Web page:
Public Education

Effective public education, in elementary, middle and high school, is essential to preparing our children for success. The schools of the 39th Council District have some of the city's best teachers, principals and parent leaders, and we need to do everything we can to make sure they are supported in the crucial work that they do.

This Tuesday: Help break down a divide (and watch some great student videos at John Jay HS Campus)

John Jay Video Showcase 4-29

Although it’s located right in the middle of Park Slope, there has too long been a divide between the public schools in the John Jay Educational Campus and the surrounding community.

Next Tuesday, we’ve got a chance to help break down that divide. Read more »

The real champions of change

I’m honored to be in Washington DC today to receive a “Champions of Change” award from the White House for work (along with Alderman Joe Moore from Chicago, and Councilmember Melissa Mark-Viverito from East Harlem) on participatory budgeting.

I’m excited to meet and learn from other elected officials, not-for-profit leaders, and community organizers who are pioneering new forms of civic engagement and open government (like Jessica Klein, co-founder of Rockaway Help, which created new technology tools to enable people to collaborate for disaster relief). 

But there is something not-quite-right about getting an award for something as inclusive as participatory budgeting (which The New York Times called “revolutionary civics in action”). The whole idea of participatory budgeting is to see elected office not as a vehicle for one person’s leadership, but as a way to bring people together to take shared responsibility.  The best part of participatory budgeting is how people step up together to act as stewards of the shared public realm – our schools, parks, public transportation, streets, libraries – that makes our life together possible, and sometimes even ennobling. Read more »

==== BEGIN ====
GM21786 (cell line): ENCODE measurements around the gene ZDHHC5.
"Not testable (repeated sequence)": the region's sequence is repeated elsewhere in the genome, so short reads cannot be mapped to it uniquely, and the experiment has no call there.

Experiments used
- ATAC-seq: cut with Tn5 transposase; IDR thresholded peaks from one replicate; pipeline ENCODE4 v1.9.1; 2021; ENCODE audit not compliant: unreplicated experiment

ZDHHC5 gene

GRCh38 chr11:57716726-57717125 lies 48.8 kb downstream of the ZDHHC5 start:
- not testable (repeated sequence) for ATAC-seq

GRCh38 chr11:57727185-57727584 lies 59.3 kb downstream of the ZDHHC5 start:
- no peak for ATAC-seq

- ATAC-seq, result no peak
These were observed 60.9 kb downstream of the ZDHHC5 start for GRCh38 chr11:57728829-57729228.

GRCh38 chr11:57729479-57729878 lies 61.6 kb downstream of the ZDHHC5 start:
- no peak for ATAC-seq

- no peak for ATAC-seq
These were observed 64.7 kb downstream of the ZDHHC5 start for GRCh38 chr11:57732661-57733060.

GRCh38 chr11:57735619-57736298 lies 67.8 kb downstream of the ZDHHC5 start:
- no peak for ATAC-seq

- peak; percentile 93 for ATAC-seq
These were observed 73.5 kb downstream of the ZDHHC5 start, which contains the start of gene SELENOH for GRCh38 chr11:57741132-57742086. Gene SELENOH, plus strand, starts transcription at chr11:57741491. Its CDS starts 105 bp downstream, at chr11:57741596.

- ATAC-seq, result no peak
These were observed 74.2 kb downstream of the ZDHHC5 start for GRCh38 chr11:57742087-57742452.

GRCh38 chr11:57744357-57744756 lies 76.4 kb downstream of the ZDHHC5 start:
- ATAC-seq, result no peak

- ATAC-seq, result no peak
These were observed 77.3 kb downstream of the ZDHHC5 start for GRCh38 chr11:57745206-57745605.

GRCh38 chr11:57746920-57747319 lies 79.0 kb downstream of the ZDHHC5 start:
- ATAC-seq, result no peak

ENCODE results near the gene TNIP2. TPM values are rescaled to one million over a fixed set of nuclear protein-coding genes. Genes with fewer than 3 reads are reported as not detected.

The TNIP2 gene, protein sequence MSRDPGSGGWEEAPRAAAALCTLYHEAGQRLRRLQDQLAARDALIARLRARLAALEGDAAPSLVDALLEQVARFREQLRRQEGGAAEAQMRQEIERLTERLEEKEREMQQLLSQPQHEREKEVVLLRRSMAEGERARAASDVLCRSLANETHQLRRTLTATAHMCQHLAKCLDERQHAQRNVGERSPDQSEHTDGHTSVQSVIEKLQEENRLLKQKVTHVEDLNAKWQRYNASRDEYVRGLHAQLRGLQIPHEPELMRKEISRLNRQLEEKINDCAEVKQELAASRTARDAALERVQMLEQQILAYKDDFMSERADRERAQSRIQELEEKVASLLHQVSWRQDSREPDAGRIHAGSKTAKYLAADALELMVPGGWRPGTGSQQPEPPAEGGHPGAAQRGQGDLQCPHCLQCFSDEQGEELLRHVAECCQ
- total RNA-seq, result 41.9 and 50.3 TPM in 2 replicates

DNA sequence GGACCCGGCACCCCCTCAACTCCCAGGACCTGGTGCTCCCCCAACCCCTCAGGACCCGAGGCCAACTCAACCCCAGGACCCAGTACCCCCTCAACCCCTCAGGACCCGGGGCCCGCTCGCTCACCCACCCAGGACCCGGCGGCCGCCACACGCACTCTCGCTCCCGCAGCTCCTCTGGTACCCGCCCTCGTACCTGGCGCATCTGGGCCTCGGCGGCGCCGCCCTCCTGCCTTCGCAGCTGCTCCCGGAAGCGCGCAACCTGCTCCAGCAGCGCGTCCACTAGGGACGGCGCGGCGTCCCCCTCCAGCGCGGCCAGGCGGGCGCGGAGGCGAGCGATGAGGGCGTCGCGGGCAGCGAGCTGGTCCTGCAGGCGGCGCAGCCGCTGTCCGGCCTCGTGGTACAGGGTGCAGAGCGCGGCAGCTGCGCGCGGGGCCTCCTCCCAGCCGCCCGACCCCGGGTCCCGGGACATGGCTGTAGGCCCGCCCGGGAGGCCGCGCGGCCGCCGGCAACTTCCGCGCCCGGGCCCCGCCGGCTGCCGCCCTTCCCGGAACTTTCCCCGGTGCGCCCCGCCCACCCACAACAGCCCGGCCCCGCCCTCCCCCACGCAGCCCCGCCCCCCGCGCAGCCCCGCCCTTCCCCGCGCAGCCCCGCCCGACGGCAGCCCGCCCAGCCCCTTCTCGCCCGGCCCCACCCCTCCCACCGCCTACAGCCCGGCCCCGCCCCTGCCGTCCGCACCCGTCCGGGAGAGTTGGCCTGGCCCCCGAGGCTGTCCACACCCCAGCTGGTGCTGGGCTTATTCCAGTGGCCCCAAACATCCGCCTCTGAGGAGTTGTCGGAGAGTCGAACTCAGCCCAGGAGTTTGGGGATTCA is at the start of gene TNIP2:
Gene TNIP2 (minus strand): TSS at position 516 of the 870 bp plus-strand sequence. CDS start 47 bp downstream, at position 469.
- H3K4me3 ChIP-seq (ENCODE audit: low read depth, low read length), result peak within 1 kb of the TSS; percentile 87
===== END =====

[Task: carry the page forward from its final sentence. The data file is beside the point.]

Petraeus’s Pay for Part-Time CUNY Job, Criticized at $200,000, Drops to $1

NY Times
07/15/2013

It was supposed to be a feather in the cap for the City University of New York’s ambitious honors college. Or perhaps a careful first step back into public life for a leader sidelined by scandal.

One way or another, the news that David H. Petraeus, the former C.I.A. director and commander of the allied forces in Iraq and Afghanistan, would be a visiting professor at the Macaulay Honors College at CUNY this coming academic year was supposed to be great publicity all around. Read more »

David Petraeus, a man used to hostile welcomes, gets another one from NYC

am New York
07/09/2013

To sign the petition calling on CUNY to rescind the $150,000 offer to David Petraeus, click here.

A firestorm of protest has erupted at disgraced ex-CIA head David Petraeus’ $150,000 paycheck to teach a three-hour class once a week for two semesters with help of graduate students. Tuesday, The union representing CUNY faculty and staff Tuesday sent out a statement in protest of Petraeus’ salary, which was first reported by Gawker. Read more »

Our City's budget, and our values